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            Maternal care during infancy regulates the development of neural systems mediating the expression of fearfulness in the rat.

            The mothers of infant rats show individual differences in the frequency of licking/grooming and arched-back nursing (LG-ABN) of pups that contribute to the development of individual differences in behavioral responses to stress. As adults, the offspring of mothers that exhibited high levels of LG-ABN showed substantially reduced behavioral fearfulness in response to novelty compared with the offspring of low LG-ABN mothers. In addition, the adult offspring of the high LG-ABN mothers showed significantly (i) increased central benzodiazepine receptor density in the central, lateral, and basolateral nuclei of the amygdala as well as in the locus ceruleus, (ii) increased alpha2 adrenoreceptor density in the locus ceruleus, and (iii) decreased corticotropin-releasing hormone (CRH) receptor density in the locus ceruleus. The expression of fear and anxiety is regulated by a neural circuitry that includes the activation of ascending noradrenergic projections from the locus ceruleus to the forebrain structures. Considering the importance of the amygdala, notably the anxiogenic influence of CRH projections from the amygdala to the locus ceruleus, as well as the anxiolytic actions of benzodiazepines, for the expression of behavioral responses to stress, these findings suggest that maternal care during infancy serves to "program" behavioral responses to stress in the offspring by altering the development of the neural systems that mediate fearfulness.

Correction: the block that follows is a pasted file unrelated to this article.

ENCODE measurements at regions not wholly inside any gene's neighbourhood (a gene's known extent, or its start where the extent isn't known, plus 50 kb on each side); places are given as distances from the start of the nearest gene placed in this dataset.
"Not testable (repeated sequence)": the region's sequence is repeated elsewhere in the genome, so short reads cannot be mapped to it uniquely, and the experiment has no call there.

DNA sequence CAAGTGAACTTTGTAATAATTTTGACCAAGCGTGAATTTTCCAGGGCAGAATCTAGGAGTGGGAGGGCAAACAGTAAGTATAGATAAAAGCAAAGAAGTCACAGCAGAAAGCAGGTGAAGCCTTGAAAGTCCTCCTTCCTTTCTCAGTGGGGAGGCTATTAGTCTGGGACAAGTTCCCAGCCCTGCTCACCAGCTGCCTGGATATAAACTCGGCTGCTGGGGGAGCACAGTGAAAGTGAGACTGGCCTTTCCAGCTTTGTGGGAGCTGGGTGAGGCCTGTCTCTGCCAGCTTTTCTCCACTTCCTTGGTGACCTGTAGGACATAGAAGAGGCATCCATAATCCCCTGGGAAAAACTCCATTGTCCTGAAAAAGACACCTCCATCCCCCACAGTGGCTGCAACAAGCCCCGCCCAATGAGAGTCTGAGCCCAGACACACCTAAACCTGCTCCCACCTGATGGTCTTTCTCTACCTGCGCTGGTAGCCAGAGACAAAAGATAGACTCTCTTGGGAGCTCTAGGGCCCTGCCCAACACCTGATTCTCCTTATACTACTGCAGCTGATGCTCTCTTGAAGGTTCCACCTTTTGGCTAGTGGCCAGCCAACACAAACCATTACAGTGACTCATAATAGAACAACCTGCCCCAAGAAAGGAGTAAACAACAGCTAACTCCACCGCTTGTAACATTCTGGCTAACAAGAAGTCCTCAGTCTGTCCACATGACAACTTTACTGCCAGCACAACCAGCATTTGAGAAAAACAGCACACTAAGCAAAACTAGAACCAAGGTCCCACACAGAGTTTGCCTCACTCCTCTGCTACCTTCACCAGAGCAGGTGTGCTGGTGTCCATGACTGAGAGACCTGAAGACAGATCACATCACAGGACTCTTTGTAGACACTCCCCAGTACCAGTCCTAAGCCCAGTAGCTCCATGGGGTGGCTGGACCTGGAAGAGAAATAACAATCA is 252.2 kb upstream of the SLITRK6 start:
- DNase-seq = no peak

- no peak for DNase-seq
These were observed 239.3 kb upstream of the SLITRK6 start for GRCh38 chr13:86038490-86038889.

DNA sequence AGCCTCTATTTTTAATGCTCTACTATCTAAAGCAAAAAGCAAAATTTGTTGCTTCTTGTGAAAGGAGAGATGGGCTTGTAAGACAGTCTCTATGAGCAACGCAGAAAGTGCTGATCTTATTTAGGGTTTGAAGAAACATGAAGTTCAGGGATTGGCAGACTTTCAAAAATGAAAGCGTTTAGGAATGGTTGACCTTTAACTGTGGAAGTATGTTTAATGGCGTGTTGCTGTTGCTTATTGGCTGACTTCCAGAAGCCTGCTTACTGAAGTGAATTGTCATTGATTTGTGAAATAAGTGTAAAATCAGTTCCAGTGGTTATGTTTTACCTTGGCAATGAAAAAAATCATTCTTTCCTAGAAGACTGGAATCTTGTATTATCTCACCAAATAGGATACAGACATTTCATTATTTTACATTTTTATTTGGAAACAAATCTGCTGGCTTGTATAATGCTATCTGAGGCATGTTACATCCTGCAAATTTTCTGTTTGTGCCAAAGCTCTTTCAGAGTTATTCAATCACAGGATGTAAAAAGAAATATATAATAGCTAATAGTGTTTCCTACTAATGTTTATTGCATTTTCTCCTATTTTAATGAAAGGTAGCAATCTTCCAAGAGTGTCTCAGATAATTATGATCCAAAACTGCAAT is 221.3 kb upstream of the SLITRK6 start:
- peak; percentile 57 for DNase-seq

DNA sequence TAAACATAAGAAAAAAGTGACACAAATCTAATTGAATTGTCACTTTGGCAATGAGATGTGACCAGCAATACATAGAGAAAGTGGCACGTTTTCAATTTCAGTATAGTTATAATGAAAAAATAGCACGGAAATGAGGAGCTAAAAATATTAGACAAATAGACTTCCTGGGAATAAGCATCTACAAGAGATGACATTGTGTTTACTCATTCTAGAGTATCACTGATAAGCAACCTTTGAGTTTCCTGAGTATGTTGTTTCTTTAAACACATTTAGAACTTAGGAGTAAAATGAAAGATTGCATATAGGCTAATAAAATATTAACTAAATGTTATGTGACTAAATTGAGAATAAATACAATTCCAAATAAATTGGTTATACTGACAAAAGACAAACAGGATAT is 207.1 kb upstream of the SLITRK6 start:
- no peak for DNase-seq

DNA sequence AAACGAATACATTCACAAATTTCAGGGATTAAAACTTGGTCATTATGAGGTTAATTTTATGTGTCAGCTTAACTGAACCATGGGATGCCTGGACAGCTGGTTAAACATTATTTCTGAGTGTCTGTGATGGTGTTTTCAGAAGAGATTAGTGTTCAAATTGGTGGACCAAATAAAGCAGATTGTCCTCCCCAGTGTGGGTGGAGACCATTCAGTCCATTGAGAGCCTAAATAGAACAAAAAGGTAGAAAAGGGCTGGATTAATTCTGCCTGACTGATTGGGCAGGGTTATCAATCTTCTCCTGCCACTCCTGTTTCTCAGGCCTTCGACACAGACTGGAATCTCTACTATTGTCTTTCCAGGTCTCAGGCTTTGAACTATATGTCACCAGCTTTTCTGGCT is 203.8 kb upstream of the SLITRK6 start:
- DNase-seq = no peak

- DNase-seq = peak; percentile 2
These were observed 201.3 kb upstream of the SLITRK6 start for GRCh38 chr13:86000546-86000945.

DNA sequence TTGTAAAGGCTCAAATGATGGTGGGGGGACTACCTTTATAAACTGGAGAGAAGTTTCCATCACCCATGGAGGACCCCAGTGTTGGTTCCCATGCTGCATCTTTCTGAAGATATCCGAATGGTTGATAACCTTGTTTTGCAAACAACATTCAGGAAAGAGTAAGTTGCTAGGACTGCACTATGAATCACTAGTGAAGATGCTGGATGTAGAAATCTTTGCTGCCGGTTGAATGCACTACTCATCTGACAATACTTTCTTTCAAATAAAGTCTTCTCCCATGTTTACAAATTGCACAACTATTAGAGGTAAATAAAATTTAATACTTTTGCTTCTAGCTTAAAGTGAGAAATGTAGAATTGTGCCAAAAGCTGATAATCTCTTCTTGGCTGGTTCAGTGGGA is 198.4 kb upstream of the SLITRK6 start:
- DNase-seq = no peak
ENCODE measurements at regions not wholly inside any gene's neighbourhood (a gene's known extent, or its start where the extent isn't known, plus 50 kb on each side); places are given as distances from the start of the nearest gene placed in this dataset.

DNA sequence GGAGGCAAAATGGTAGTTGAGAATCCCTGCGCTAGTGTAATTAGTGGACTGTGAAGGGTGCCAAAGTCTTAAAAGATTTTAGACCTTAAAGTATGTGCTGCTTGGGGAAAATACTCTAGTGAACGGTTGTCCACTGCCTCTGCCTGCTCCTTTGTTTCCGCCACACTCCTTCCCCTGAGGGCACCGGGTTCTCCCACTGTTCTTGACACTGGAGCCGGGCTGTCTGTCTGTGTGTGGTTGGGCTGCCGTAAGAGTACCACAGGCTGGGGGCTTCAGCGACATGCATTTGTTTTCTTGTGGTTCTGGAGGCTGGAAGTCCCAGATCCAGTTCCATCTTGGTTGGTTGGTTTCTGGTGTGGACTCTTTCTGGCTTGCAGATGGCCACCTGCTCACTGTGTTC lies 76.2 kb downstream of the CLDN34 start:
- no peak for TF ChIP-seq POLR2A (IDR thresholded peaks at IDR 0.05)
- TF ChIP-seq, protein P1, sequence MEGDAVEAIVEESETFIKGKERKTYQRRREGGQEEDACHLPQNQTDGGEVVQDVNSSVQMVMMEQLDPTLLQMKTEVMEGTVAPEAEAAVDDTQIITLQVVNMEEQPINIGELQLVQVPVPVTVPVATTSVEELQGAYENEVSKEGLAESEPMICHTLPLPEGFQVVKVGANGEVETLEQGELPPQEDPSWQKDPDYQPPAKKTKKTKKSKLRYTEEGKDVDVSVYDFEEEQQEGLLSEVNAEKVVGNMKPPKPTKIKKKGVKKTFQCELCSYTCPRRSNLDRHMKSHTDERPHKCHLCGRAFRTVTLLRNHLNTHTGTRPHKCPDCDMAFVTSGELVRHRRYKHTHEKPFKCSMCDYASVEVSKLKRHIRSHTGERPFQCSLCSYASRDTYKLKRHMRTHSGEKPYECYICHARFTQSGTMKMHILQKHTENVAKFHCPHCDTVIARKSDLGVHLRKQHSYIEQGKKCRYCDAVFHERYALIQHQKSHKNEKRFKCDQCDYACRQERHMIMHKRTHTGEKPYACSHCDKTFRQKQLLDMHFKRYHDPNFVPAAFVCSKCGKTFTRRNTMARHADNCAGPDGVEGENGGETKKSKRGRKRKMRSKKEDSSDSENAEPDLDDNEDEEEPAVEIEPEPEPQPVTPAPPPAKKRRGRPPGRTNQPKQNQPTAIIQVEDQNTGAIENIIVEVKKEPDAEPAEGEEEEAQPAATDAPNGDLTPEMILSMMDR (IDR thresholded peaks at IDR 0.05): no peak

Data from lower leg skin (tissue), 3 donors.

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              The neurophysiology of unmyelinated tactile afferents.